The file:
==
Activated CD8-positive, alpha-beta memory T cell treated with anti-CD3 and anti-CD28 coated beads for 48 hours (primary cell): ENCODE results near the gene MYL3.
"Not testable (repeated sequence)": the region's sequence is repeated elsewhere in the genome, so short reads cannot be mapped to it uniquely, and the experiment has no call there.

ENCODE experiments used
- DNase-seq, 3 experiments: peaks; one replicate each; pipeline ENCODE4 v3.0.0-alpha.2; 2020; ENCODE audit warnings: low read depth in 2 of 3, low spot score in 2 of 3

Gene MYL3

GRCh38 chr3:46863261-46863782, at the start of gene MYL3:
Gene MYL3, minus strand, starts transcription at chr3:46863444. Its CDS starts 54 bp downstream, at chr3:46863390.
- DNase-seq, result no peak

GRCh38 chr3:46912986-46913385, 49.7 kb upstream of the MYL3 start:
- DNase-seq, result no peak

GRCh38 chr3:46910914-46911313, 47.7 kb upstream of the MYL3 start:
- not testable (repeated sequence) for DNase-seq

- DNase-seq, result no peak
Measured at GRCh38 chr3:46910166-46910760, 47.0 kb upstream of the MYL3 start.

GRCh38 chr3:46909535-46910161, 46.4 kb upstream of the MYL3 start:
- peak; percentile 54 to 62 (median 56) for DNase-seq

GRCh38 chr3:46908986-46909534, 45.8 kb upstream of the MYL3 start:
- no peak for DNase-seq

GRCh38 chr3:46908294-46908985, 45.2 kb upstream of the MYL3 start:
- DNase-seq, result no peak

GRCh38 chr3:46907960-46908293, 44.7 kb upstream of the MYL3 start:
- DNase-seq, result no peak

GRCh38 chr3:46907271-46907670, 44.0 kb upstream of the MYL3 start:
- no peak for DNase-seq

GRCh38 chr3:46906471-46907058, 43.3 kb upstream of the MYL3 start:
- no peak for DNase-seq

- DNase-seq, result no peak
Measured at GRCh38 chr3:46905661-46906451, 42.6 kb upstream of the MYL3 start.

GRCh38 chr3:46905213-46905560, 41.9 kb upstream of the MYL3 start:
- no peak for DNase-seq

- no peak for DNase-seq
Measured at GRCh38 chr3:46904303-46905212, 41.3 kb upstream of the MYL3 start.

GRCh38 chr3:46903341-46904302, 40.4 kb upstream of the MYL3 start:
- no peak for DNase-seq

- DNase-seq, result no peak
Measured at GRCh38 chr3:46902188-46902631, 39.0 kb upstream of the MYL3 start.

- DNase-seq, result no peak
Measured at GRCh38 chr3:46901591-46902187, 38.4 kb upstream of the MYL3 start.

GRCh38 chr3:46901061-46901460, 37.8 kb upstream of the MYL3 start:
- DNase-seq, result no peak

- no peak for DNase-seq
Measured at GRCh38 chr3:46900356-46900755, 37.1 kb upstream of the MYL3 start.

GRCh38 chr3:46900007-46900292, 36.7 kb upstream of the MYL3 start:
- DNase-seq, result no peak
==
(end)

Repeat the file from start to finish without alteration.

Activated CD8-positive, alpha-beta memory T cell treated with anti-CD3 and anti-CD28 coated beads for 48 hours (primary cell): ENCODE results near the gene MYL3.
"Not testable (repeated sequence)": the region's sequence is repeated elsewhere in the genome, so short reads cannot be mapped to it uniquely, and the experiment has no call there.

ENCODE experiments used
- DNase-seq, 3 experiments: peaks; one replicate each; pipeline ENCODE4 v3.0.0-alpha.2; 2020; ENCODE audit warnings: low read depth in 2 of 3, low spot score in 2 of 3

Gene MYL3

GRCh38 chr3:46863261-46863782, at the start of gene MYL3:
Gene MYL3, minus strand, starts transcription at chr3:46863444. Its CDS starts 54 bp downstream, at chr3:46863390.
- DNase-seq, result no peak

GRCh38 chr3:46912986-46913385, 49.7 kb upstream of the MYL3 start:
- DNase-seq, result no peak

GRCh38 chr3:46910914-46911313, 47.7 kb upstream of the MYL3 start:
- not testable (repeated sequence) for DNase-seq

- DNase-seq, result no peak
Measured at GRCh38 chr3:46910166-46910760, 47.0 kb upstream of the MYL3 start.

GRCh38 chr3:46909535-46910161, 46.4 kb upstream of the MYL3 start:
- peak; percentile 54 to 62 (median 56) for DNase-seq

GRCh38 chr3:46908986-46909534, 45.8 kb upstream of the MYL3 start:
- no peak for DNase-seq

GRCh38 chr3:46908294-46908985, 45.2 kb upstream of the MYL3 start:
- DNase-seq, result no peak

GRCh38 chr3:46907960-46908293, 44.7 kb upstream of the MYL3 start:
- DNase-seq, result no peak

GRCh38 chr3:46907271-46907670, 44.0 kb upstream of the MYL3 start:
- no peak for DNase-seq

GRCh38 chr3:46906471-46907058, 43.3 kb upstream of the MYL3 start:
- no peak for DNase-seq

- DNase-seq, result no peak
Measured at GRCh38 chr3:46905661-46906451, 42.6 kb upstream of the MYL3 start.

GRCh38 chr3:46905213-46905560, 41.9 kb upstream of the MYL3 start:
- no peak for DNase-seq

- no peak for DNase-seq
Measured at GRCh38 chr3:46904303-46905212, 41.3 kb upstream of the MYL3 start.

GRCh38 chr3:46903341-46904302, 40.4 kb upstream of the MYL3 start:
- no peak for DNase-seq

- DNase-seq, result no peak
Measured at GRCh38 chr3:46902188-46902631, 39.0 kb upstream of the MYL3 start.

- DNase-seq, result no peak
Measured at GRCh38 chr3:46901591-46902187, 38.4 kb upstream of the MYL3 start.

GRCh38 chr3:46901061-46901460, 37.8 kb upstream of the MYL3 start:
- DNase-seq, result no peak

- no peak for DNase-seq
Measured at GRCh38 chr3:46900356-46900755, 37.1 kb upstream of the MYL3 start.

GRCh38 chr3:46900007-46900292, 36.7 kb upstream of the MYL3 start:
- DNase-seq, result no peak